The controversial developer Evergrande in China is on the brink of collapse. This is why it’s important

Home sales plummeted along with homebuyer confidence. Home sales by value fell 16.31% from last year in November, a fifth month of declines. New home prices fell 0.3% from the previous month, the biggest drop since February 2015, according to Reuters.

Fitch said in his report that in a severe scenario where home sales fall by 30%, 12 or about a third of the 40 developers assessed could experience negative cash flow. In Fitch’s base case — a less severe scenario — a 15% drop in home sales could leave about 13% of rated developers in cash shortfall.

Chinese developers will face $19.8 billion in maturing offshore US dollar-denominated bonds in the first quarter and $18.5 billion in the second, Nomura analysts estimate in a recent note. That amount in the first quarter is nearly double the $10.2 billion in fourth quarter maturities, the analysts said.

In the coming year, real estate developers will have to deal with even higher bond maturities.

Developers rated “B” or lower, in particular, will face mounting pressure to repay offshore debt, with maturing or netting offshore bonds having higher principals in 2022 than in 2021, Fitch said. Putable bonds allow their holders to force the issuer to redeem the bond before maturity.

A “B” rating means that there is material default risk, but a limited margin of safety remains.

Hidden debt exacerbates liquidity pressures

As the debt crisis unfolded, there was also doubt about the lack of transparency about the true extent of developers’ liabilities.

“Some credit distress in recent months has also cast doubt on the transparency of companies’ disclosures and contingent liabilities,” Fitch said.

One example was Fantasia, which had a private bond not disclosed in the company’s financial reports that: Fitch marked in October.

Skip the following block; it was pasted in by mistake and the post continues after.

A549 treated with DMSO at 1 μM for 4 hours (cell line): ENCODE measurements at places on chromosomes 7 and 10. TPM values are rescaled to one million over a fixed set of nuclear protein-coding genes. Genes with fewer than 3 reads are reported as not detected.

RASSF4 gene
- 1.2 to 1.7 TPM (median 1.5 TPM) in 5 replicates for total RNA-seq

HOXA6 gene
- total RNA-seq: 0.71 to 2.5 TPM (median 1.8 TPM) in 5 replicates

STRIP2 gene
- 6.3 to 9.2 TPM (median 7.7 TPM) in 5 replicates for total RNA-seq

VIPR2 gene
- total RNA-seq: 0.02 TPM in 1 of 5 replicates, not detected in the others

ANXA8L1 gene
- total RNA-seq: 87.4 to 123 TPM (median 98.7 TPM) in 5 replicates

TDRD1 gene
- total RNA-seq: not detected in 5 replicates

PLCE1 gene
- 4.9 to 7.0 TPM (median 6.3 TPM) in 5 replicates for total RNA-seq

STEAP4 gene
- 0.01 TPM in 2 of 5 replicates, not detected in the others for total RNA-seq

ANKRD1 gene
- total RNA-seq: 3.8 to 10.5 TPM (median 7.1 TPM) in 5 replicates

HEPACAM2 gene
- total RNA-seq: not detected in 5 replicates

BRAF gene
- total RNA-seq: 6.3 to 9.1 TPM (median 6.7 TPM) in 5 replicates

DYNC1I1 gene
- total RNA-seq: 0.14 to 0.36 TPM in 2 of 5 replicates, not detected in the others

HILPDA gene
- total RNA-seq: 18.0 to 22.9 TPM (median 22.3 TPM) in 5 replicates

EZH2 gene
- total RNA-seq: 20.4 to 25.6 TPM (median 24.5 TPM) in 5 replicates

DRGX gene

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“The rise of ‘hidden private debt’ is exacerbating liquidity pressures, especially for lower-rated developers with large bond maturities ahead,” Fitch said in the report last week.

Such hidden debt would include undisclosed debt and loan guarantees from joint ventures, associates and other third parties that allow developers to circumvent China’s “three red lines” debt limits, Fitch said.

That policy puts a limit on debt relative to a company’s cash flows, assets and capital levels, and aims to rein in developers after years of growth fueled by excessive debt.

Developer issues may drop soon

Looking ahead, analysts don’t expect the market conditions troubling developers to ease until sometime next year.

Guangzhou Evergrande Football Stadium under construction in Guangzhou, China’s Guangdong Province on September 17, 2021

STR | AFP | Getty Images

Monica Hsiao, founder and chief investment officer at Triada Capital, said she expects a “floor” for Chinese high-yield bonds, essentially real estate bonds, in the first half of next year.

“Because the market is really waiting to see if the government pain line for more material policies eases, and much of the market believes it will be in the first quarter,” she told CNBC’s Street Signs Asia on Friday. .

Early this month, investor sentiment in the real estate sector was boosted as China’s monetary policy eased. For the second time this year, the central bank cut the reserve requirement, or the amount of cash banks must hold as reserves, freeing up 1.2 trillion yuan ($282 billion) to stimulate the economy.

Fitch added that the work environment for Chinese developers will remain challenging and that a “meaningful recovery in funding and market access conditions” will not come until the second half of 2022.

— Evelyn Cheng of CNBC contributed to this report.